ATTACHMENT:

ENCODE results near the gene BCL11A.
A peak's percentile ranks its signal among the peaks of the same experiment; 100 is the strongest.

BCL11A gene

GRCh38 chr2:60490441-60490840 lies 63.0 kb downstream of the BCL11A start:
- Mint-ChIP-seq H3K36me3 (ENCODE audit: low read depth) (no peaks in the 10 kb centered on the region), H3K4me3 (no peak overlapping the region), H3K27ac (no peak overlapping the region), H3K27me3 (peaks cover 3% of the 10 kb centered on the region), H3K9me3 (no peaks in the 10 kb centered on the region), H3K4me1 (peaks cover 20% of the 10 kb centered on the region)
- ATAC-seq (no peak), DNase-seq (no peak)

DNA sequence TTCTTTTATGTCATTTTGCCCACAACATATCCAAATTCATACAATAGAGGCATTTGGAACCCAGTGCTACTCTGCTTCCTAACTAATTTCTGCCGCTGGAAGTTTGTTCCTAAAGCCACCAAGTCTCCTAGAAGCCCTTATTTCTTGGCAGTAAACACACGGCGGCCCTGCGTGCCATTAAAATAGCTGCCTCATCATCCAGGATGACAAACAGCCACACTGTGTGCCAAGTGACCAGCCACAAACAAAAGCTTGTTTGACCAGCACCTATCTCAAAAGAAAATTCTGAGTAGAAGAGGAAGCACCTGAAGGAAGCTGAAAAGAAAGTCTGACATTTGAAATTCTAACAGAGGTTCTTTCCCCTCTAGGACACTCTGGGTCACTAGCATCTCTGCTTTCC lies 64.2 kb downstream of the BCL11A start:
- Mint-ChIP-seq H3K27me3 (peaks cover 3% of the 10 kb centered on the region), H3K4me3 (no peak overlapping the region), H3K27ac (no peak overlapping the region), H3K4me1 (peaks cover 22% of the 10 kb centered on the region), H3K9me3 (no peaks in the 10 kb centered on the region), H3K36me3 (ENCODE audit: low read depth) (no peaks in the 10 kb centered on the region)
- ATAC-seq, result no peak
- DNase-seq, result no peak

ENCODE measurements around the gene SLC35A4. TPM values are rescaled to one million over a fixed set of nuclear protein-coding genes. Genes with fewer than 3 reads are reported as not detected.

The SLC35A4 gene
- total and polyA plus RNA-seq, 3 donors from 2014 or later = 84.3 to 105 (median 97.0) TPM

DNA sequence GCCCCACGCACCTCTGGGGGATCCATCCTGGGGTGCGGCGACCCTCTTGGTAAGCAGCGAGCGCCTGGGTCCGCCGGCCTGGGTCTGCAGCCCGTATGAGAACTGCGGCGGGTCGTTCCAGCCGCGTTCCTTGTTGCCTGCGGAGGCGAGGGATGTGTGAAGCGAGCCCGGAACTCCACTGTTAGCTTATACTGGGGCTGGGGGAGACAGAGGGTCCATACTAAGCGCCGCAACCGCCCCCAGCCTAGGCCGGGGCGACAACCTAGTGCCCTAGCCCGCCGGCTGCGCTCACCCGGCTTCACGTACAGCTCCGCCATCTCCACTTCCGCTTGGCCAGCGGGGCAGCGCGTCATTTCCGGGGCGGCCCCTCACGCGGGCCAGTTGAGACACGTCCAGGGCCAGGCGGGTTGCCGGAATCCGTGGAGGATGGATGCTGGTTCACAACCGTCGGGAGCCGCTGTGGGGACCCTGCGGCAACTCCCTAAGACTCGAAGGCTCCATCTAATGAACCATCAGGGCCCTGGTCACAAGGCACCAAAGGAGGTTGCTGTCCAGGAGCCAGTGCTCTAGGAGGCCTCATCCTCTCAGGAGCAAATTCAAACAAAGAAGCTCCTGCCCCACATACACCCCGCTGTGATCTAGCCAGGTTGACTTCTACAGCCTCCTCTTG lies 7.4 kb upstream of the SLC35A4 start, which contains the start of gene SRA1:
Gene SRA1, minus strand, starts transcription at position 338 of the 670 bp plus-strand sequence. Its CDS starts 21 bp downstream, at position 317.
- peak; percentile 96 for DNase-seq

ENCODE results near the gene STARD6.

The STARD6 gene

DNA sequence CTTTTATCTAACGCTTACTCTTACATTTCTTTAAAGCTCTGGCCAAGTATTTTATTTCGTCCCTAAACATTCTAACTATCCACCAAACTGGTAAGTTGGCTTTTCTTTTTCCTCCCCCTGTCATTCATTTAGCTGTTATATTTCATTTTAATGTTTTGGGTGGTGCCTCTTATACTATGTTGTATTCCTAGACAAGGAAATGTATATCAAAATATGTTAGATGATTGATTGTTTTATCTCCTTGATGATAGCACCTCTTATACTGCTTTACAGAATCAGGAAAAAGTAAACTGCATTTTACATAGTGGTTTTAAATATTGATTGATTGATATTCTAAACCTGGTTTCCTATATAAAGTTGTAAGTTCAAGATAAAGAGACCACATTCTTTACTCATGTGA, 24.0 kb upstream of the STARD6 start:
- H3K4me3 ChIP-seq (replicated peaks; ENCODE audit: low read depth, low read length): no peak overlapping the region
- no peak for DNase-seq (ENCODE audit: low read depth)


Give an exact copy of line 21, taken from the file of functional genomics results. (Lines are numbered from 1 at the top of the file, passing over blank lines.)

- no peak for DNase-seq (ENCODE audit: low read depth)